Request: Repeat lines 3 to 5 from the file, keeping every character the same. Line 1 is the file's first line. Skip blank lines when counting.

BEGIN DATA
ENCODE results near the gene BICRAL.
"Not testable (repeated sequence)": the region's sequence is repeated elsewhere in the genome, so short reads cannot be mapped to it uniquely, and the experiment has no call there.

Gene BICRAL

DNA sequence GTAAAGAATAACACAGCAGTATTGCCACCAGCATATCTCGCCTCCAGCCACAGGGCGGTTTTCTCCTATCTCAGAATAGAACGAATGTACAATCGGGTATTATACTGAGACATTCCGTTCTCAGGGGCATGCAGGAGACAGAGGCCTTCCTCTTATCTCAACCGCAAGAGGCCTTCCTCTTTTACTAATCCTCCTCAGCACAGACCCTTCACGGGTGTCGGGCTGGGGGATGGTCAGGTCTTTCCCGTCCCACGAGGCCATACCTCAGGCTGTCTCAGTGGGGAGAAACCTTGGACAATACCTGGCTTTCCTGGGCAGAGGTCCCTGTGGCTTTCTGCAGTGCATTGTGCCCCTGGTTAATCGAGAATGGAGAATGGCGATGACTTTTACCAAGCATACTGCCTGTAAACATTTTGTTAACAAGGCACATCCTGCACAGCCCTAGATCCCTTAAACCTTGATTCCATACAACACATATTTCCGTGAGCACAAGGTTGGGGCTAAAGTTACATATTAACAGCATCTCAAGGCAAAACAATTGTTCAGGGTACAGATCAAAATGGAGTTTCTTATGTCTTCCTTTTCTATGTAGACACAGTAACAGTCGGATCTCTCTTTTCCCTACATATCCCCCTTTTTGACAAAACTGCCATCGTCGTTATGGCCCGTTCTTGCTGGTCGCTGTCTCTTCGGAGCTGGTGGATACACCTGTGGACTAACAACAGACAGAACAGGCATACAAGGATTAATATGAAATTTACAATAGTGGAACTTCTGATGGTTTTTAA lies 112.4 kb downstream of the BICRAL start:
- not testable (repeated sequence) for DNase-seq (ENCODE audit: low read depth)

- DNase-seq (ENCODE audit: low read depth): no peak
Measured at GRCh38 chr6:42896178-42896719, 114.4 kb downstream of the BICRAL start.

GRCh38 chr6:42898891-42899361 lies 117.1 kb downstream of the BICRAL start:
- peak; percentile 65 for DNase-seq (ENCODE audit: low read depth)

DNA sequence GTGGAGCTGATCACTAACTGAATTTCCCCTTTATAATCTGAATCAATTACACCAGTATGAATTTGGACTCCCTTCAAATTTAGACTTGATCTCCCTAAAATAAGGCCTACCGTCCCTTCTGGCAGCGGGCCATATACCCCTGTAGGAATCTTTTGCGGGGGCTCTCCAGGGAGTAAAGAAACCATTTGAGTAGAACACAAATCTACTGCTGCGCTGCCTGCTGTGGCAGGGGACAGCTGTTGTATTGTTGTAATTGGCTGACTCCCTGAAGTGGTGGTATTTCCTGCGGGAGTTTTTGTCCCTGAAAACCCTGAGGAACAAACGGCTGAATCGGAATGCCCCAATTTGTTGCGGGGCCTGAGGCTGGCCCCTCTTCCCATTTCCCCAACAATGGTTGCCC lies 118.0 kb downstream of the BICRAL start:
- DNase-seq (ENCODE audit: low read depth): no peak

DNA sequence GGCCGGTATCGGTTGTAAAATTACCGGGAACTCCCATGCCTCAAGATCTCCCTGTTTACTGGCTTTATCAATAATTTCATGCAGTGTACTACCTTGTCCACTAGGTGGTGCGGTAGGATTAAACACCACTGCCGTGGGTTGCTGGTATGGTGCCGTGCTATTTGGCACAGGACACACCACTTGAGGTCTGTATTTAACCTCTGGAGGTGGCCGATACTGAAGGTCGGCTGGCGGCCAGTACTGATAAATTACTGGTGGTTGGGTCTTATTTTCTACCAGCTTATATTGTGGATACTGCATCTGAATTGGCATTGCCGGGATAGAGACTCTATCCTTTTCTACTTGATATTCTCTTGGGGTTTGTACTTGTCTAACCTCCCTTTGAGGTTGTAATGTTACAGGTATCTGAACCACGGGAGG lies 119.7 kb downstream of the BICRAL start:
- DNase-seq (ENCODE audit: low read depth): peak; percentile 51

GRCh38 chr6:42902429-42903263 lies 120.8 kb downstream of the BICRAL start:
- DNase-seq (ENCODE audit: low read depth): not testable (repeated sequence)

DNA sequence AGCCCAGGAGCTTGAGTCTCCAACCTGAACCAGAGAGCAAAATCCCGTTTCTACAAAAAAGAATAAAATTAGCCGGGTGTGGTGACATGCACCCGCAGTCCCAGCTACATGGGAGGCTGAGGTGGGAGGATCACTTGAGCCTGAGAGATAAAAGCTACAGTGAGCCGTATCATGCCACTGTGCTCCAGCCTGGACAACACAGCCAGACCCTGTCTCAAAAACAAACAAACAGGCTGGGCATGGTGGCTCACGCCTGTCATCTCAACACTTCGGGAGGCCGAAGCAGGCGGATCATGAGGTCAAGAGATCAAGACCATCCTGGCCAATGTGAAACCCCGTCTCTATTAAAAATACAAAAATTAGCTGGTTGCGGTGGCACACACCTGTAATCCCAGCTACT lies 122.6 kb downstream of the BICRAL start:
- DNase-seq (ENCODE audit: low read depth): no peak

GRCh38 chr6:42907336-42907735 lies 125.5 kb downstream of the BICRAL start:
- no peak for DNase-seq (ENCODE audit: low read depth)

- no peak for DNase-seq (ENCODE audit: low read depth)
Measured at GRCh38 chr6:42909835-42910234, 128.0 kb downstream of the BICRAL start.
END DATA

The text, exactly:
Gene BICRAL

DNA sequence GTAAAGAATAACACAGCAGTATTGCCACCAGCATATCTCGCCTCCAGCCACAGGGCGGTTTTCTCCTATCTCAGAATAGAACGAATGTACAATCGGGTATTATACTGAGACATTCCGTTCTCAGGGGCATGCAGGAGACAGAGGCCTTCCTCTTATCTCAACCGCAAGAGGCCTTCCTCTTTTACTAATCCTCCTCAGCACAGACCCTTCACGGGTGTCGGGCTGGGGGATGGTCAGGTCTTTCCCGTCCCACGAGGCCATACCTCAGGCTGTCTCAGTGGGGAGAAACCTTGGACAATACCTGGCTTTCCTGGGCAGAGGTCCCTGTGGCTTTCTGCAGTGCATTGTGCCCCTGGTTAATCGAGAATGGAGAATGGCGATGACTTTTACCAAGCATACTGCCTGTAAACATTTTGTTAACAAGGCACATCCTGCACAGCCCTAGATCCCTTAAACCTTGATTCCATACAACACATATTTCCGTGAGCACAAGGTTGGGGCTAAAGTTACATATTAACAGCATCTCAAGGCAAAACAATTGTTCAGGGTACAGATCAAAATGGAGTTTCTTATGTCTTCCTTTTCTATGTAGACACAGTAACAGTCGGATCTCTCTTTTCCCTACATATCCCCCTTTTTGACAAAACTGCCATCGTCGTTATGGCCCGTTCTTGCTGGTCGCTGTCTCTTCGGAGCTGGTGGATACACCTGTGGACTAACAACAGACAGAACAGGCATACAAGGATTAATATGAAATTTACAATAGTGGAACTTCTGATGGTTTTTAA lies 112.4 kb downstream of the BICRAL start:
- not testable (repeated sequence) for DNase-seq (ENCODE audit: low read depth)